Colorado is known for athletes who attempt impressive, sometimes dangerous, feats in the mountains. There are ski-mountaineers who descend from the summits of fourteeners. Stair-steppers who race down the Manitou Incline. And all manner of trail runners and hikers who attempt Fastest Known Times (FKTs) on routes crisscrossing the Centennial State.

Last month, the niche world of FKTs caught the media spotlight when a 25-year-old endurance athlete from Boulder, Erin Ton, claimed to have completed an unassisted FKT of Colorado’s highest peaks. The only problem? It turned out that the La Sportiva–sponsored athlete had skipped Culebra Peak, one of Colorado’s 58 mountains over 14,000 feet, which sits on private property and whose owners require hikers to obtain a $150 paid permit and reservation to access.

Even without Culebra, there was little debate that Ton’s athletic feat—completing 57 fourteeners in just over two weeks—was impressive. The logistics alone of covering so much ground, unsupported in a friend’s borrowed Jeep Wrangler, were astounding. But the controversy surrounding Ton’s Instagram post on August 1, in which she claimed an FKT of Colorado’s fourteeners but failed to mention omitting Culebra, overshadowed her accomplishment on the 57 other peaks. It didn’t help Ton’s case that she reportedly deleted comments on Instagram and blocked users before coming clean that she had, in fact, not climbed the 14,053-foot peak in the Sangre de Cristo Mountains.


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This isn’t the first time social media has caused a problem in the FKT world. According to Buzz Burrell, one of the founding fathers of the Fastest Known Times movement, the instantaneousness of uploading to social media and the speed at which online content spreads can cause problems when official verification of FKTs takes longer than simply posting to your Instagram feed.

Burrell—who, like Ton, is based in Boulder—and his adventure buddy Peter Bakwin helped popularize FKTs when they set out to complete one on California’s John Muir Trail in 2000. At the time, the two runners had difficulty finding existing records of completed speed attempts on the route, so Bakwin later created an online forum on a free web platform called ProBoards to keep track of runners’ attempts on various routes and maintained it for more than 10 years. Then, in 2018, Burrell and Bakwin launched, which has become the go-to, official FKT database, complete with its own detailed instructions for verification.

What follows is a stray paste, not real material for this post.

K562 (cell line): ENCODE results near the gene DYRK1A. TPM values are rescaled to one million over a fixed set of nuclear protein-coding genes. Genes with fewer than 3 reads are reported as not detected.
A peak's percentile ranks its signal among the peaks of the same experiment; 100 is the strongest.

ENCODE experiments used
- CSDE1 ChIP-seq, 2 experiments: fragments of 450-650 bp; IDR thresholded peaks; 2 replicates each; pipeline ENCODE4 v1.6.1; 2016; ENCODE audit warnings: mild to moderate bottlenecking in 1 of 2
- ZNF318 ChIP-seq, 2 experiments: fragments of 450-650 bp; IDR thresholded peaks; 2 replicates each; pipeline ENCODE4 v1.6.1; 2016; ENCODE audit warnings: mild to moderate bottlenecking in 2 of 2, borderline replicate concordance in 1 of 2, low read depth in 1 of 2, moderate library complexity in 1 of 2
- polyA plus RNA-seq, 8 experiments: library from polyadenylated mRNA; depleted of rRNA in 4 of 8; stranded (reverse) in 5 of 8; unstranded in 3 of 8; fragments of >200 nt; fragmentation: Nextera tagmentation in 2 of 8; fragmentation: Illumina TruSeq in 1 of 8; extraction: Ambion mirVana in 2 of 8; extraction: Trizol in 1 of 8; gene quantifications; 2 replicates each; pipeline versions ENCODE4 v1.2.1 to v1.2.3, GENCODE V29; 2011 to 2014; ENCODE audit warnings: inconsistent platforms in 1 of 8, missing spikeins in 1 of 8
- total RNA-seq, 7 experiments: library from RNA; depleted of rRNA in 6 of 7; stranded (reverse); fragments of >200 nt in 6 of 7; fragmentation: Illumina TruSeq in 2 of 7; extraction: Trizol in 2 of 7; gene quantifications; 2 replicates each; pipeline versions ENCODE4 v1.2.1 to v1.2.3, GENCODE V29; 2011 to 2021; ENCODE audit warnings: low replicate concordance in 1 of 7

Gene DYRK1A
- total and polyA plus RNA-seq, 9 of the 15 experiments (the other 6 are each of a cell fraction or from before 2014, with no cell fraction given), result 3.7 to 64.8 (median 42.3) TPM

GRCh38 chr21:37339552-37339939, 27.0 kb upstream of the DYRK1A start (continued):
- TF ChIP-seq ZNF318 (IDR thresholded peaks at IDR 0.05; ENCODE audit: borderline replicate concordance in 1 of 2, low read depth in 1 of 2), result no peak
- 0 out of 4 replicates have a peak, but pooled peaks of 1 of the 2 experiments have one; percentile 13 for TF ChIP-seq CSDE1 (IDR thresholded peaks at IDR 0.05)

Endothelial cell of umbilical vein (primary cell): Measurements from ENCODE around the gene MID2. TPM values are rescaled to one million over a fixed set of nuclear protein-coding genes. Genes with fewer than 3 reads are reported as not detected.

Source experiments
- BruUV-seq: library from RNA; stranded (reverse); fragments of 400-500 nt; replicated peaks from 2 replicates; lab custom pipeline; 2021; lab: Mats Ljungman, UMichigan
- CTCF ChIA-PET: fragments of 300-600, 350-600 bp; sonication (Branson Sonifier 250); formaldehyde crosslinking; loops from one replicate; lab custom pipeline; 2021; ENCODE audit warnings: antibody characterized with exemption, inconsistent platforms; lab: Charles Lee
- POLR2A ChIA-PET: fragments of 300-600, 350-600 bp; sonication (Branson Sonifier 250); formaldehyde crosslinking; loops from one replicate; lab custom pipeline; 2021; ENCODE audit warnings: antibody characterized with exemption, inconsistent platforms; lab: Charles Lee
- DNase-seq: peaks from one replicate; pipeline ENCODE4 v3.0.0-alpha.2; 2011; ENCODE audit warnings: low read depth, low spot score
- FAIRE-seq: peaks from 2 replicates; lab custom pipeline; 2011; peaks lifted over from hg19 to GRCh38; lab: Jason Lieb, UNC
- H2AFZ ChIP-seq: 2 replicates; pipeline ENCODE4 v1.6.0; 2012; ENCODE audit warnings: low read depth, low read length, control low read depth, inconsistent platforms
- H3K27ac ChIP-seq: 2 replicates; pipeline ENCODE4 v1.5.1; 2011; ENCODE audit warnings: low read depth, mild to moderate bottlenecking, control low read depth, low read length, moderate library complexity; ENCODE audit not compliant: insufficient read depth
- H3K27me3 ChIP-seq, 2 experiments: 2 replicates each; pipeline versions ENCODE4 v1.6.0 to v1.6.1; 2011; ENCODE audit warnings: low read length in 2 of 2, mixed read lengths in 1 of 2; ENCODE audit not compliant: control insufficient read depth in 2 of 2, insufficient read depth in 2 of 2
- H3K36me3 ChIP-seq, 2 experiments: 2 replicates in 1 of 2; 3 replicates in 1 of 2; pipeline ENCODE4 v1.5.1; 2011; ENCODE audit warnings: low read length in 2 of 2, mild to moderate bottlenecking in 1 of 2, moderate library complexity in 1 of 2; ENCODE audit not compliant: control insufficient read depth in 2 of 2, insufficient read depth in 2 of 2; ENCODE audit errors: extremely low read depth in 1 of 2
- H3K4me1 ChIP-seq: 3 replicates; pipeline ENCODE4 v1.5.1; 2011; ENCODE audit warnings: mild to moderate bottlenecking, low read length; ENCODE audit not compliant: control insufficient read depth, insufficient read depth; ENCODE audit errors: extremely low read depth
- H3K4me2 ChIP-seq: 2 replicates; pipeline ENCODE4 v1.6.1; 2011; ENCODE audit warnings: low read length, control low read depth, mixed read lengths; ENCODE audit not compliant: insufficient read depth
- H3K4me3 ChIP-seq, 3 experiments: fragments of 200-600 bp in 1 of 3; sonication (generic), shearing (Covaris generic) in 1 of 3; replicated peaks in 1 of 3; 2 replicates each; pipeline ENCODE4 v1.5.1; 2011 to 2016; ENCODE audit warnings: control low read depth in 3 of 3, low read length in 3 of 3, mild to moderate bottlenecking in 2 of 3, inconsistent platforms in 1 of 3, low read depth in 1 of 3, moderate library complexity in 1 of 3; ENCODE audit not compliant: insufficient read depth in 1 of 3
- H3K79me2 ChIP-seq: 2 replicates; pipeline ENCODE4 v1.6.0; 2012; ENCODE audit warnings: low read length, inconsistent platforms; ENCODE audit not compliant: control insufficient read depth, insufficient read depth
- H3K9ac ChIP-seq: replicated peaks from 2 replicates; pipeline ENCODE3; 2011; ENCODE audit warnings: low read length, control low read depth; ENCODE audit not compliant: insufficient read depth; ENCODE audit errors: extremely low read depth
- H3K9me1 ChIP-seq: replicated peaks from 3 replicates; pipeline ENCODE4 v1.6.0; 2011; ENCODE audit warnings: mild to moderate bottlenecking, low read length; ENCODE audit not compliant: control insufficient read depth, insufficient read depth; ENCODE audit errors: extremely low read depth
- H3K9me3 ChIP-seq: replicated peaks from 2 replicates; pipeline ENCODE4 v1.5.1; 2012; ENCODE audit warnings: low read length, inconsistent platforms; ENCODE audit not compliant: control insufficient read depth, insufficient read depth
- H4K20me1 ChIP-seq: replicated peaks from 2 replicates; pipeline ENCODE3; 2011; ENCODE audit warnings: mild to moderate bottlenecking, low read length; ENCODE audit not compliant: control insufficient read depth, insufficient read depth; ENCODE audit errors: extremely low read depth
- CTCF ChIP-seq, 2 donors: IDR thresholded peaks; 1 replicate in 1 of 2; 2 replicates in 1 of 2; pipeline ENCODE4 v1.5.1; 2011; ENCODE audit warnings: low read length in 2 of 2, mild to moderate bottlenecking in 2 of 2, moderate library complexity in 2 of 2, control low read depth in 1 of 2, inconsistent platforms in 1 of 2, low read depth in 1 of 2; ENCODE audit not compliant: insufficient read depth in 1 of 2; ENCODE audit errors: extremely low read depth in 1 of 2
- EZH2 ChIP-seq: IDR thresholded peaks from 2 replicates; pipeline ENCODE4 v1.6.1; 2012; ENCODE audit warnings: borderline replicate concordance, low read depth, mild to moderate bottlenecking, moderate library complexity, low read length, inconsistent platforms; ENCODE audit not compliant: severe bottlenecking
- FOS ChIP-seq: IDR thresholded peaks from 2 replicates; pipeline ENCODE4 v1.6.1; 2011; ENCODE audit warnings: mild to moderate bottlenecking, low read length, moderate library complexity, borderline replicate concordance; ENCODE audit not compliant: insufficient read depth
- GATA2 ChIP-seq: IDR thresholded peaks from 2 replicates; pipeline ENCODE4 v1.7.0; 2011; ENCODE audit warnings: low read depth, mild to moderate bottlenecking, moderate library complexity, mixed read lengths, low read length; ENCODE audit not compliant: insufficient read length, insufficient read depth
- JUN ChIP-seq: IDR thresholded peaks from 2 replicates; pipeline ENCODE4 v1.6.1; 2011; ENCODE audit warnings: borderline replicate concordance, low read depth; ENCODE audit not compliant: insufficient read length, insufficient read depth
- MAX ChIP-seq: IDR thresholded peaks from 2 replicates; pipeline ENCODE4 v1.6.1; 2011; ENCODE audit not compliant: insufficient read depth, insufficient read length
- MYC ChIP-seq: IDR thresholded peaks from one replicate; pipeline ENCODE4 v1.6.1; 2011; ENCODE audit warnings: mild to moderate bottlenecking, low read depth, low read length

Burrell has seen a lot of change around FKTs since he and Bakwin started conquering trails together. In 2022, Outside Inc. acquired, and Burrell is no longer involved in its day-to-day operation. But the legendary trail runner and pioneer of FKTs is still invested in the movement he helped inspire, and at the age of 71 is still an active athlete. 5280 recently caught up with Burrell, just after he had finished an uphill race in Portugal and was waiting to be called to the awards podium, to chat about social media, corporate sponsorships in adventure sports, and the Erin Ton controversy.

Editor’s note: This interview has been edited for length and clarity.

5280: Let’s start at the beginning. Why were FKTs appealing to you when you first started speed attempts?
I’ve always done what we call “projects,” which is borrowed from climbing terminology. And I used to project—it can also be used as a verb—routes. So, when the concept of fastest known times came up after Peter Bakwin’s and my John Muir Trail FKT, it was a natural fit…and part of it is human nature. Some may say why [do FKTs]? We say why not? This is what we do. And so, in this sense, I like to equate FKTs in some ways with races. You want to see who’s the fastest. FKTs are the same that way, except you’re not locked into doing it at a certain time, a certain place, a certain course, with someone handing you water every three kilometers like they do today.

When you and Bakwin created the first web forum in the early 2000s and people started logging these FKT attempts, that was still pre-social media. At that point, did corporate sponsorships already play a role in FKTs, or was it really just about having personal challenges as athletes?
For quite some time, it was just people who liked the concept. Almost immediately, Kilian Jornet was our first submittal. He just jumped on it because this was his thing. He felt done with races and wanted to do FKTs because he’s a smart guy. He’s a mountain guy. The skillset that is required [for FKTs] appealed to him…and at the beginning we just had three rules: Be honest, tell someone what you were going to do before you did it, and then tell them immediately after you did it. You couldn’t say, “Well, I did that 10 years ago” and then offer no proof. But people started doing that. So, then we started saying that you had to submit a GPX file [from a GPS tracking device].

When did corporate sponsorships start playing a role in FKTs?
What I noticed early on was that it was the Europeans who were more upfront about it than Americans. They would announce an FKT attempt and would blow up one of those inflatable banners, have spectators and have people cheering [the end of the FKT attempt].